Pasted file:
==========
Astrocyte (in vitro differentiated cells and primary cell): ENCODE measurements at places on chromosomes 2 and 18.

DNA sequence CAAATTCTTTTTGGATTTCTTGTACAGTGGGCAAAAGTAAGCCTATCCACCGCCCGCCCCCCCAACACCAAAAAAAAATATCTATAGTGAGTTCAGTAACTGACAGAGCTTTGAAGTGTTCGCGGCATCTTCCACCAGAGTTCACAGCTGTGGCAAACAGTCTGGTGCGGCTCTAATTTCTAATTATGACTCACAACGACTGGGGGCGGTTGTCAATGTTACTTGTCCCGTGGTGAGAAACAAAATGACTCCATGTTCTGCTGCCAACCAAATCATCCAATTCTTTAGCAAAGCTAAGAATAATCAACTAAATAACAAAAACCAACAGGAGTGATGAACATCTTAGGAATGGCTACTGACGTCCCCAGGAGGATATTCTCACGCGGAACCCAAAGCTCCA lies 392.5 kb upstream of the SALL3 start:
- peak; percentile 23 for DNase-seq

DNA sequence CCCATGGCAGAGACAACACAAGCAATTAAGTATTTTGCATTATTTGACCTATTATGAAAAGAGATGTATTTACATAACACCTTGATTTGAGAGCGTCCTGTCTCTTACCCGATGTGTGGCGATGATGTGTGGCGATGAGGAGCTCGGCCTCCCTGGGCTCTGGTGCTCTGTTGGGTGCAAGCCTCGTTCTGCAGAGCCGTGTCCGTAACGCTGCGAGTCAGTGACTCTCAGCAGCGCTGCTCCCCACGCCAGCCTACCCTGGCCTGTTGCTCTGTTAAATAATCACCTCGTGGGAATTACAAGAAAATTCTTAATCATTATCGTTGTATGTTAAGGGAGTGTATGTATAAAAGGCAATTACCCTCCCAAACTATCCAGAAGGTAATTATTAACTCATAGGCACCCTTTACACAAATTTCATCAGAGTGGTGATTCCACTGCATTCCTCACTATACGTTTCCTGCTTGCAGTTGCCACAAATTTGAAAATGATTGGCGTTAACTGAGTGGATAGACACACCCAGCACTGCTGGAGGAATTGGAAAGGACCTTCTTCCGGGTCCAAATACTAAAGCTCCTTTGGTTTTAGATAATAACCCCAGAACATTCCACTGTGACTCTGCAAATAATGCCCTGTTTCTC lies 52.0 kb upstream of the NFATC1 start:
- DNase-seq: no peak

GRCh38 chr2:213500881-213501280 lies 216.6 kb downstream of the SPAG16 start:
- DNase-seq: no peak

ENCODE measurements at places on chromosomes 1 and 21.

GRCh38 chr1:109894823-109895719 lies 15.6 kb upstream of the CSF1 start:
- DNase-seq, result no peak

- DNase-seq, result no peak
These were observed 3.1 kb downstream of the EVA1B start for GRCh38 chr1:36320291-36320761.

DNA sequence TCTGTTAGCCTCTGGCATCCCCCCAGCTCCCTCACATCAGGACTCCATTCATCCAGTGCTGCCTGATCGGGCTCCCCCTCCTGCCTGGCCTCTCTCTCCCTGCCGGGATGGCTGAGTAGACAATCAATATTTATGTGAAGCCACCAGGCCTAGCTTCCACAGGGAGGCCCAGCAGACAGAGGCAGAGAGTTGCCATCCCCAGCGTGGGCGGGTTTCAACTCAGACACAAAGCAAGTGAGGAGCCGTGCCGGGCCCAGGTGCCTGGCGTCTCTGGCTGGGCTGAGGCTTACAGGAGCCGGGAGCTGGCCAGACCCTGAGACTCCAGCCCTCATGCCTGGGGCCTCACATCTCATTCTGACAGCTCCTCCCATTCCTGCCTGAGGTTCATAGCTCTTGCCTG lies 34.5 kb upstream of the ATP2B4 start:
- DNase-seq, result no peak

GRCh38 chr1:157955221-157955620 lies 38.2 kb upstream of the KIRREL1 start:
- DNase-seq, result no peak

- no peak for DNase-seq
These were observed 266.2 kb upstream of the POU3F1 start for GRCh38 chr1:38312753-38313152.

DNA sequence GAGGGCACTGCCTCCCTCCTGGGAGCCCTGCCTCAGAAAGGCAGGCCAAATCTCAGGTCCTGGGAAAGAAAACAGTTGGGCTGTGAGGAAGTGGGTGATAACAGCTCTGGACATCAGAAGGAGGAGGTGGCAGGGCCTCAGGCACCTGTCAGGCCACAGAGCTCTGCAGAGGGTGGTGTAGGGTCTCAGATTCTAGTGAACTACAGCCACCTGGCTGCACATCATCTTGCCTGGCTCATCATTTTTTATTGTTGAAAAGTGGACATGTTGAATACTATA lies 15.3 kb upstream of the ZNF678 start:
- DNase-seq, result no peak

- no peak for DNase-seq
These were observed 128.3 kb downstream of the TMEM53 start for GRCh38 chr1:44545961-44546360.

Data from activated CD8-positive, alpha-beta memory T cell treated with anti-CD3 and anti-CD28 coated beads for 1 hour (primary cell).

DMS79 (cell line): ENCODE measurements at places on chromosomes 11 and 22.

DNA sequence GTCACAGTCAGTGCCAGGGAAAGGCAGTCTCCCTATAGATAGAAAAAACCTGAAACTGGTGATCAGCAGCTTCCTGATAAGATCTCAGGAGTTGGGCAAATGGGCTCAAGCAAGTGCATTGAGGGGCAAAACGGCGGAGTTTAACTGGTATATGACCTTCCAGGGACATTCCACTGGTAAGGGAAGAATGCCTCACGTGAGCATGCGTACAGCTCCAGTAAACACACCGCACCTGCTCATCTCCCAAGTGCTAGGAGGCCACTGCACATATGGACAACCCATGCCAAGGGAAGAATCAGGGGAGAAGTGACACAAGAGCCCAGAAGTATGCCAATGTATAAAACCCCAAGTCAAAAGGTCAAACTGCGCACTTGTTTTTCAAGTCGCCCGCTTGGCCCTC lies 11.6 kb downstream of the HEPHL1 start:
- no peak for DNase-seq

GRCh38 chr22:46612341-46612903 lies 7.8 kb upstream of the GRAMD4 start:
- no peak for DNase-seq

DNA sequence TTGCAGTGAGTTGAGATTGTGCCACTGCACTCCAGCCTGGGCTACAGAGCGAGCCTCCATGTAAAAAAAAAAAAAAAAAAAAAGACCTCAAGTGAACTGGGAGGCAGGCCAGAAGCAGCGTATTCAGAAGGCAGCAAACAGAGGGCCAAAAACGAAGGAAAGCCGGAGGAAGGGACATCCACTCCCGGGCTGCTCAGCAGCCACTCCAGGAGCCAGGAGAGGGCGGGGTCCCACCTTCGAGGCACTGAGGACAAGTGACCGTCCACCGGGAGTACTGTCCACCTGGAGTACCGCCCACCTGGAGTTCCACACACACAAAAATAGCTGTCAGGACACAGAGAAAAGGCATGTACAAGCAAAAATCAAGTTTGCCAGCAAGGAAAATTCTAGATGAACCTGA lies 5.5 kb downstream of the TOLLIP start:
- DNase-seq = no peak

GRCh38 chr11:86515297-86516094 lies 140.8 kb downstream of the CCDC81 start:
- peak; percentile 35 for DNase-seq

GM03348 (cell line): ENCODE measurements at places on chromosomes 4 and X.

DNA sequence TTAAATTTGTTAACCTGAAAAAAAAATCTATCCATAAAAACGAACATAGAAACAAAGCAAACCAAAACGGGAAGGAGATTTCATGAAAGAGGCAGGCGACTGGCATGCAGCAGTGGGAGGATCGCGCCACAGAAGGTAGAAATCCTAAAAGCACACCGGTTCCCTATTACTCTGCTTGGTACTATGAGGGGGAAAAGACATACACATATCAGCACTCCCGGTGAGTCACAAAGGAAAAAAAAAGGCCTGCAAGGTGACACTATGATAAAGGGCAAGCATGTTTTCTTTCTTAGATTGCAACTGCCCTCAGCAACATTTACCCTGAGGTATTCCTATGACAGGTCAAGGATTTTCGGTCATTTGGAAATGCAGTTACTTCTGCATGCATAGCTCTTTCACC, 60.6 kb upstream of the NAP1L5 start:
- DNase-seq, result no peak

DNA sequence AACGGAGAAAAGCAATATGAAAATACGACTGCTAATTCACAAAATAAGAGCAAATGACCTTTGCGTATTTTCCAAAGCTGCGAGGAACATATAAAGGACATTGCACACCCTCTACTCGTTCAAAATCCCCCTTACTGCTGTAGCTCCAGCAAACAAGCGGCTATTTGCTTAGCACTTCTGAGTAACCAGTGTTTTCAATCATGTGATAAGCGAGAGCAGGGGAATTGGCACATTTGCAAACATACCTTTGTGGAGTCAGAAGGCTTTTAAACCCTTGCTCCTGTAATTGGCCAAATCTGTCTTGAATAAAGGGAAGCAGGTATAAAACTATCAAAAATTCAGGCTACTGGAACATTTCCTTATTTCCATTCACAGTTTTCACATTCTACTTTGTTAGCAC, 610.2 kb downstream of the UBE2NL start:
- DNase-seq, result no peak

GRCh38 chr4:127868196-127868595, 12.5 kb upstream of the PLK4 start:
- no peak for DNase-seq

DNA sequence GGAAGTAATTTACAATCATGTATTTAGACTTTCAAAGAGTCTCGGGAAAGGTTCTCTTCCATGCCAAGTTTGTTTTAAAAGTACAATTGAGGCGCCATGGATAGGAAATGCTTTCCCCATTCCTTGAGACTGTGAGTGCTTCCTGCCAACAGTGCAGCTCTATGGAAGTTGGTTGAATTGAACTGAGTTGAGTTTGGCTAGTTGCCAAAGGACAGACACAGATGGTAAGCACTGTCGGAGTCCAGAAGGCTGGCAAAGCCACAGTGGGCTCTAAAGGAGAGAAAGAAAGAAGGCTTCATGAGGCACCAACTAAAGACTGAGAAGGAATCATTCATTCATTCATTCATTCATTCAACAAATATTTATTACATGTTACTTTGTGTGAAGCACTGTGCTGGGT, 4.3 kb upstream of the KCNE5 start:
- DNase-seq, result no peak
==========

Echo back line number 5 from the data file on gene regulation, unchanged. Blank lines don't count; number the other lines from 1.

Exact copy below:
- DNase-seq: no peak